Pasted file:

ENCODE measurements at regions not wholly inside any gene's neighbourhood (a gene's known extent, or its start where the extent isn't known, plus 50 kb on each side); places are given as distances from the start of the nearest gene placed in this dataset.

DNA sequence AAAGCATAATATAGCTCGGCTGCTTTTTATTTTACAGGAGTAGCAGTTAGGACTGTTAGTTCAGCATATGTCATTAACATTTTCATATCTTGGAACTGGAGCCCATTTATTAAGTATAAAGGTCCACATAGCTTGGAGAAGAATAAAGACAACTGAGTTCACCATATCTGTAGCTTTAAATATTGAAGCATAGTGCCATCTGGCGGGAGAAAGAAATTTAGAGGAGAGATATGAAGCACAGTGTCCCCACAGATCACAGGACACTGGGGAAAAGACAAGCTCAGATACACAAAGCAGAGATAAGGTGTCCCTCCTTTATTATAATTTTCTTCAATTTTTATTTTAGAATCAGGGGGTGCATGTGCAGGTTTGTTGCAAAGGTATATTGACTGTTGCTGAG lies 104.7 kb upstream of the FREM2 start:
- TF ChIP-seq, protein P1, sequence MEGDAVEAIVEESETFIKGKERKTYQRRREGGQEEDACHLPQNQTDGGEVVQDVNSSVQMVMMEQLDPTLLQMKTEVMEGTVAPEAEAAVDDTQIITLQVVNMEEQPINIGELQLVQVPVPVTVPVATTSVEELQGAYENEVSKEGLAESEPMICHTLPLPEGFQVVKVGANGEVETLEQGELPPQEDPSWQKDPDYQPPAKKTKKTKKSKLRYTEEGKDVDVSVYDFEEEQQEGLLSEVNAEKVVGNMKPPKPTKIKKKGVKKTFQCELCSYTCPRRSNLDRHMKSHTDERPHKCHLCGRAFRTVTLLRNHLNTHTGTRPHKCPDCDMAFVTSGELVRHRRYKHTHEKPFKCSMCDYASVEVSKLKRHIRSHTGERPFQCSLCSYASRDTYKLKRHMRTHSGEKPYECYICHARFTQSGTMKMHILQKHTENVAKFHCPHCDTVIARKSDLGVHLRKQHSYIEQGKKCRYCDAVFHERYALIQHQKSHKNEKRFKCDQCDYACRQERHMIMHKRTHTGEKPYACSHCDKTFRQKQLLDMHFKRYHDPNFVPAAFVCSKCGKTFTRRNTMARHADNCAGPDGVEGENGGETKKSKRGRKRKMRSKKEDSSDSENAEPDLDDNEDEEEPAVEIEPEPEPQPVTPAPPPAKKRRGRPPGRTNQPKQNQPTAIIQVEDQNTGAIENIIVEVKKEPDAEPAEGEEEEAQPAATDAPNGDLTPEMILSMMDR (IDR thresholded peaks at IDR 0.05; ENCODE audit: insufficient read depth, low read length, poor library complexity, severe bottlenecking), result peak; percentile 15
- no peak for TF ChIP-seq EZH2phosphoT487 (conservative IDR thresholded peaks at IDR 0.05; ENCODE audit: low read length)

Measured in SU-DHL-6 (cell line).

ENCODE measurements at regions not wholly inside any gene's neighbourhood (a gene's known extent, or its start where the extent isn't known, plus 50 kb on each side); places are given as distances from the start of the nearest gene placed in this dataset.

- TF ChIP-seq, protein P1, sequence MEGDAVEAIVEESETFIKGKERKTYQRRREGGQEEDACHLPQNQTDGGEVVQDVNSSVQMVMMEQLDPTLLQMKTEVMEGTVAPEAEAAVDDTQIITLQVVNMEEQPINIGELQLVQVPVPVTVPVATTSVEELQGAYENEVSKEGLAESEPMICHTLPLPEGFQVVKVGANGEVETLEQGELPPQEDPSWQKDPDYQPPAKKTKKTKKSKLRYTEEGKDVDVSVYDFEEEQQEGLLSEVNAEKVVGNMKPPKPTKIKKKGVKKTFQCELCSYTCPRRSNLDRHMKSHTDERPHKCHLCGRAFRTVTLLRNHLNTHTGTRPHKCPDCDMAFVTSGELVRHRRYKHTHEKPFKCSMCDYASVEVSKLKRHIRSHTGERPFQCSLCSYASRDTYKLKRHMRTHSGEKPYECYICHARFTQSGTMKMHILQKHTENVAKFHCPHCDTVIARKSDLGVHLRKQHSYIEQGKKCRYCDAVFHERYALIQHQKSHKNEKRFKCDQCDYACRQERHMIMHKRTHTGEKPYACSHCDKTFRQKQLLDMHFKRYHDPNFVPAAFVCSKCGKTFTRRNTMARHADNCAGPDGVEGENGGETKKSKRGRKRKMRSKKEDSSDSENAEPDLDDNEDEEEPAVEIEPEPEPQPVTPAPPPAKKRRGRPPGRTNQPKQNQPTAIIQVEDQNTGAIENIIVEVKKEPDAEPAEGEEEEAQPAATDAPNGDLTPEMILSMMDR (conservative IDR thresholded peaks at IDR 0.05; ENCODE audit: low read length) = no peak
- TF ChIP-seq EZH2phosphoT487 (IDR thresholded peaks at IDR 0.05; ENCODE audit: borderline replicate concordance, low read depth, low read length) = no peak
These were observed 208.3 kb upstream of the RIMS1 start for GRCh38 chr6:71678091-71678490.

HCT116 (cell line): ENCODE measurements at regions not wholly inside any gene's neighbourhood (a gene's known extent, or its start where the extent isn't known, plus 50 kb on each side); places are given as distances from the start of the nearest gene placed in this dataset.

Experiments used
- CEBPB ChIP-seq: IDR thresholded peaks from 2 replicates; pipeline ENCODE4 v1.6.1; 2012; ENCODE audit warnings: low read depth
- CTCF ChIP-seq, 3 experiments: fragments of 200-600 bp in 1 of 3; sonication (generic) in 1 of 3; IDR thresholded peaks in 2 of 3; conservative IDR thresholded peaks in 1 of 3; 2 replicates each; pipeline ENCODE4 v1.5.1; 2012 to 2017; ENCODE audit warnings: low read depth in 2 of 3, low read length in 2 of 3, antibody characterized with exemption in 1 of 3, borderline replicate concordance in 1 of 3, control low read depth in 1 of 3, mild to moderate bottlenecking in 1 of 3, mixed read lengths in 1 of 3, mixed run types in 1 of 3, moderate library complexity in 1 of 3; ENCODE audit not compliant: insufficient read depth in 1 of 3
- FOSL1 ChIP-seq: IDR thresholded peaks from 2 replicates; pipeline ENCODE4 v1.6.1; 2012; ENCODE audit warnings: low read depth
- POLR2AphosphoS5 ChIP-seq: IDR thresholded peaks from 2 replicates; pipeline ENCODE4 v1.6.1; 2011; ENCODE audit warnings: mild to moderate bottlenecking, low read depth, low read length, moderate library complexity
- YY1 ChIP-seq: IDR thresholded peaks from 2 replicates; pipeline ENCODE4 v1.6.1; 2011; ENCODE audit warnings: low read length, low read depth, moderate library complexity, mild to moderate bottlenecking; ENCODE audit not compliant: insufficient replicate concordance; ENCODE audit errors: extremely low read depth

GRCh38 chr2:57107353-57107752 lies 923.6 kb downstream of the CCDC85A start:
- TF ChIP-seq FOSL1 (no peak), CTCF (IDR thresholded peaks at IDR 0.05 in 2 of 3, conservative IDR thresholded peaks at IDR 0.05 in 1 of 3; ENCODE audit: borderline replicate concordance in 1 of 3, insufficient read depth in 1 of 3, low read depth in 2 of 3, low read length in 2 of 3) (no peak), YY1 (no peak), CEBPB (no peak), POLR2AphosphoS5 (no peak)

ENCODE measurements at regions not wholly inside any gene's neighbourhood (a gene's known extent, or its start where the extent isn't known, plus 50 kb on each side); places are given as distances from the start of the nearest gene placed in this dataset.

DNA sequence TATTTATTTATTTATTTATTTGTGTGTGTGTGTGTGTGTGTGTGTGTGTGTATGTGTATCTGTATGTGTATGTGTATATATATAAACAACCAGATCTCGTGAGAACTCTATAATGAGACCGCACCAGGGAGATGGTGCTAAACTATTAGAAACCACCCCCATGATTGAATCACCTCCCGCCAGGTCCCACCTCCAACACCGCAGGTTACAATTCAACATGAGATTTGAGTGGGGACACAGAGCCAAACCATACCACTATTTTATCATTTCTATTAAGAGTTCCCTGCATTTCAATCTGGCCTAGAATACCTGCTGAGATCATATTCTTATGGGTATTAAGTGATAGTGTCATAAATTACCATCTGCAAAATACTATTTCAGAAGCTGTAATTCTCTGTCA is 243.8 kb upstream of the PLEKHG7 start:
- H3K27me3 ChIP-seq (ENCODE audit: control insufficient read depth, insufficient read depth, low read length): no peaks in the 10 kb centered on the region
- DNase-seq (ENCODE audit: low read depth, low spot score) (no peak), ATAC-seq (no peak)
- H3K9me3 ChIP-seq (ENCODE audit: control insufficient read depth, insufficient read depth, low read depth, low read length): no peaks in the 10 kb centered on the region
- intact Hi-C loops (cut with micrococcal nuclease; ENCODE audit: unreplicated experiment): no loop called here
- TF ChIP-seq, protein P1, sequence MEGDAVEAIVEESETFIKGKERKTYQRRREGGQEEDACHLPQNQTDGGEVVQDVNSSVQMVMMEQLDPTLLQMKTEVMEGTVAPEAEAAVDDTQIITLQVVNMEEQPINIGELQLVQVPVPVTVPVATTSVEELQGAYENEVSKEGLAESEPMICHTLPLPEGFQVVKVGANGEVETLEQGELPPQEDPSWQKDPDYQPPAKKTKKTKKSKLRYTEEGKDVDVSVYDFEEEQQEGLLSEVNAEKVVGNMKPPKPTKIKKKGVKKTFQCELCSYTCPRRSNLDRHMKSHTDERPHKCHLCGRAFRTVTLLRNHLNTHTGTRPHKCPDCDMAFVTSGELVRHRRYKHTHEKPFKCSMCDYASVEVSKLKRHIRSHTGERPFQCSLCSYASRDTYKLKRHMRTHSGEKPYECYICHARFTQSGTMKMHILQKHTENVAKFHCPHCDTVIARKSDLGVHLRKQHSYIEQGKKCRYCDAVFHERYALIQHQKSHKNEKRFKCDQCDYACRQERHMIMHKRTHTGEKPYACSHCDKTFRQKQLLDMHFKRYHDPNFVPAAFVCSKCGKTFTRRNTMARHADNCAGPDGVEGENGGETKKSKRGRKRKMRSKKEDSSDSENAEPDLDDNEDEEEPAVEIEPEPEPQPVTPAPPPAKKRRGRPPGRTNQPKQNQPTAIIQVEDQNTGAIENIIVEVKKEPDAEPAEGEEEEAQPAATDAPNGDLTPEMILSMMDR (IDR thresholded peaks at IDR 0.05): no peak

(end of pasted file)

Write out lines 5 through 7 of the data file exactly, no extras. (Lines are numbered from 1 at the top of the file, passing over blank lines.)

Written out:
Measured in SU-DHL-6 (cell line).

ENCODE measurements at regions not wholly inside any gene's neighbourhood (a gene's known extent, or its start where the extent isn't known, plus 50 kb on each side); places are given as distances from the start of the nearest gene placed in this dataset.

- TF ChIP-seq, protein P1, sequence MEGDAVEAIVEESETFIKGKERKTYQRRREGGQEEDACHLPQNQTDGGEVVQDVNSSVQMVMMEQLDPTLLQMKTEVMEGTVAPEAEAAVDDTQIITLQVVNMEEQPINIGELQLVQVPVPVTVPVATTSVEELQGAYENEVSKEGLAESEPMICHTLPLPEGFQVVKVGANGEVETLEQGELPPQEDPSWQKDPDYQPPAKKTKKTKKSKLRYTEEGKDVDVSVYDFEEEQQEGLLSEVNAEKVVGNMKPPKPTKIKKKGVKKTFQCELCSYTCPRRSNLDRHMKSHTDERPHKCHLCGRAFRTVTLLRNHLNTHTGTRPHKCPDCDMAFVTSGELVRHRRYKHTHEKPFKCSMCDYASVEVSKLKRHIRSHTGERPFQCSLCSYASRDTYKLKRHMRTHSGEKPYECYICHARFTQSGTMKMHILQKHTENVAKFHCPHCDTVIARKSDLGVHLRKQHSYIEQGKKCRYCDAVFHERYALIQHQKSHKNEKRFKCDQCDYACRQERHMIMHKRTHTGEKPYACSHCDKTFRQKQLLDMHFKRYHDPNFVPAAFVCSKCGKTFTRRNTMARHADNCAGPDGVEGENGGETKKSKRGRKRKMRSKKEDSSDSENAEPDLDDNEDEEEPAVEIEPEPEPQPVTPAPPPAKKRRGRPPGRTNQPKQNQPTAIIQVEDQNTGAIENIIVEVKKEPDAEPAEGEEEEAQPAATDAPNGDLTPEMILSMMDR (conservative IDR thresholded peaks at IDR 0.05; ENCODE audit: low read length) = no peak